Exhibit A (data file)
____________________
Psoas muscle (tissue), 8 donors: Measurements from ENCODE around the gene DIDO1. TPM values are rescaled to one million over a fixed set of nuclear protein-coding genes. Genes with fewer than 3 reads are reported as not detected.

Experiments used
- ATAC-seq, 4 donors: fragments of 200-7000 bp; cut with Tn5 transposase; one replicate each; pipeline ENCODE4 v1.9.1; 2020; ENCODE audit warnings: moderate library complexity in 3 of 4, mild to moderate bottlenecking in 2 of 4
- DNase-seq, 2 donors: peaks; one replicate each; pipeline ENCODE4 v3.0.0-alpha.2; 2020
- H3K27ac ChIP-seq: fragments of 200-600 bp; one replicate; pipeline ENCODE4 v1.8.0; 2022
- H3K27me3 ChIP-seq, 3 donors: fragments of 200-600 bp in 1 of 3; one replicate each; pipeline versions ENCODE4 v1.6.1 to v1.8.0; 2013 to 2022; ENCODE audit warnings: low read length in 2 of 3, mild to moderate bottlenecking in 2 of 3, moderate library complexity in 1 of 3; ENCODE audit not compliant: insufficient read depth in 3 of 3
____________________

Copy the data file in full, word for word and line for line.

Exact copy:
Psoas muscle (tissue), 8 donors: Measurements from ENCODE around the gene DIDO1. TPM values are rescaled to one million over a fixed set of nuclear protein-coding genes. Genes with fewer than 3 reads are reported as not detected.

Experiments used
- ATAC-seq, 4 donors: fragments of 200-7000 bp; cut with Tn5 transposase; one replicate each; pipeline ENCODE4 v1.9.1; 2020; ENCODE audit warnings: moderate library complexity in 3 of 4, mild to moderate bottlenecking in 2 of 4
- DNase-seq, 2 donors: peaks; one replicate each; pipeline ENCODE4 v3.0.0-alpha.2; 2020
- H3K27ac ChIP-seq: fragments of 200-600 bp; one replicate; pipeline ENCODE4 v1.8.0; 2022
- H3K27me3 ChIP-seq, 3 donors: fragments of 200-600 bp in 1 of 3; one replicate each; pipeline versions ENCODE4 v1.6.1 to v1.8.0; 2013 to 2022; ENCODE audit warnings: low read length in 2 of 3, mild to moderate bottlenecking in 2 of 3, moderate library complexity in 1 of 3; ENCODE audit not compliant: insufficient read depth in 3 of 3